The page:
She’s 19, which means that although she’s probably still financially dependent, she’s an adult now. Granted, a very inexperienced adult, but probably not wanting parents hovering over her. That’s a difficult stage, and I remember some battles with my mom until she finally recognized me as an adult. And no, I didn’t feel particularly close to her during those times. I needed her to let go of me.

That didn’t mean I didn’t love her, and I see that stage as a good thing (I’m 40 now). She raised me to be independent and able to take care of myself, and it’s a dang good thing. I went through some hard times in my 30s that would have been much more devestating without my ability to stand on my own two feet and take responsibility for my own welfare. Nobody else could have gotten me through those times if I hadn’t.

The thing is, those hard times brought her and I closer together. She had long since stopped treating me as a child, but when things got tough, I discovered that being too independent from family is not a good thing. We overcame some mutual distance left over from our earlier conflicts, and now my mom is my best friend. And I mean we truly are friends now–she doesn’t try to tell me what to do, but I seek her advice as a trusted companion, and vice versa.

All I wanted in my twenties was for my mom to trust me, and to understand that she’d accomplished what I see as the most critical role as a parent–raising a child who can take care of themselves and sort things out, even if things go wrong sometimes. I know my mom never stops worrying about me. I’m not sure it’s possible for a parent to stop worrying about a child. But she doesn’t saddle me with that worry, and the more she let go and the more we learned to see each other as people, the more I wanted to be around her.

So I’m sure it’s tough to feel your daughter taking those final steps into adulthood, but I think it’s part of the natural order of things and a sign of having a healthy child. And it doesn’t mean you’re losing her forever. Just that the nature of the relationship is changing.

I can easily agree with this. It’s 3 years now since my mum and step father divorced, and I was 16 I’d just started working, spending more time away from home with friends and stuff like that. After the divorce, my mum started re-developing a peer group, as it had been virtually non-existent while she was married. Immediately I wasn’t the focus of having to do so well at EVERYTHING.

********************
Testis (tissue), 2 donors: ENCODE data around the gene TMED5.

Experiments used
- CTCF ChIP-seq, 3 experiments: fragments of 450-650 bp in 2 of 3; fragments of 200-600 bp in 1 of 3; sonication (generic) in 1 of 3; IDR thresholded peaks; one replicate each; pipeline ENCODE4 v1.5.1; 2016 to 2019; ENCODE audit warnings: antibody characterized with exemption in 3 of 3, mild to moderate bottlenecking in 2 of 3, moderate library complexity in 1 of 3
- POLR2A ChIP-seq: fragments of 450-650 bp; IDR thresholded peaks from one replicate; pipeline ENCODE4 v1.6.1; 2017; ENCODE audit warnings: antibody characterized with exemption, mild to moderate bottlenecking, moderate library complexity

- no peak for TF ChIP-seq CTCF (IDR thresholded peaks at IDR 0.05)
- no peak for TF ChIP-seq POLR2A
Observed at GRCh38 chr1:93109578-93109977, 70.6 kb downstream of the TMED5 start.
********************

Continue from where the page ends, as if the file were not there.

(I’m the kind of person that will settle for a B if i need a B, rather than studying hard for that A (which i don’t NEED) I could spend time making myself happy, which is far more important to me.
My mums the reverse, so there’s always been pressure on me to strive, and it did cause a fair few arguments.)

Once mum started focusing on herself and the pressure was off, she wasn’t living vicariously through me anymore, and the relationship was immediately better!

Now I’ve been living on my own at University for the past year and a half, the relationship is even better. I think I just needed room to grow on my own, without her breathing down my neck and checking up on me.

/life story.

Just give your daughter a bit more room. Wait for her to call you, if it goes too long without her calling, call her.
But be careful when you call. If she’s grunting at and monosyllabic you, it probably means she doesn’t want to talk and is trying to get you off the phone ASAP, because you’re interrupting whatever she was doing.

Considering that they’re handling other people’s babies, I’m kind of glad there are obstacles in place. I’m sorry your sister found it too difficult, though.

Of course. I’d expect a criminal background check and a bill of clean health from a doctor.

Looking back, I meant to type “referral” but I typed “reference.” I got the impression that it was supply and demand…lots of women might like to do it but they don’t need that many, so they can be pretty selective.

I was probably in my mid-twenties before I came around. Looking back, I was unbelievably mean to my parents. I didn’t think they noticed since there were so many other kids around, but maybe they did. But at some point I guess I felt confident enough on my own to listen to what they had to say. I also felt like my father, particularly, was never satisfied with me, and it’s hard to maintain a relationship with someone you believe does nothing but criticize you. But things are better now (even though he’s still pretty critical of me), mainly because I’ve got more perspective.

So hang in there – it may take a few years, but odds are she’ll come around.

I can’t say much from experience since my daughter is only nine months but if you honestly did call her and immediately say "“Are you up to no good? I have a funny feeling that something is going on!” then yes, I can see where that might cause some friction. Just from an outsider’s point of view, starting any conversation off in such an accusatory tone is going to instantly put the other person on the defense. And if you say things like this often enough, she’s going to start to resent you. It really gives the signal that you automatically assume she’s doing something bad and can’t be trusted. To hear that from a parent is really harsh. Maybe try changing how you talk to her? It might be too late to fix the past but it’s never too late to work on the future.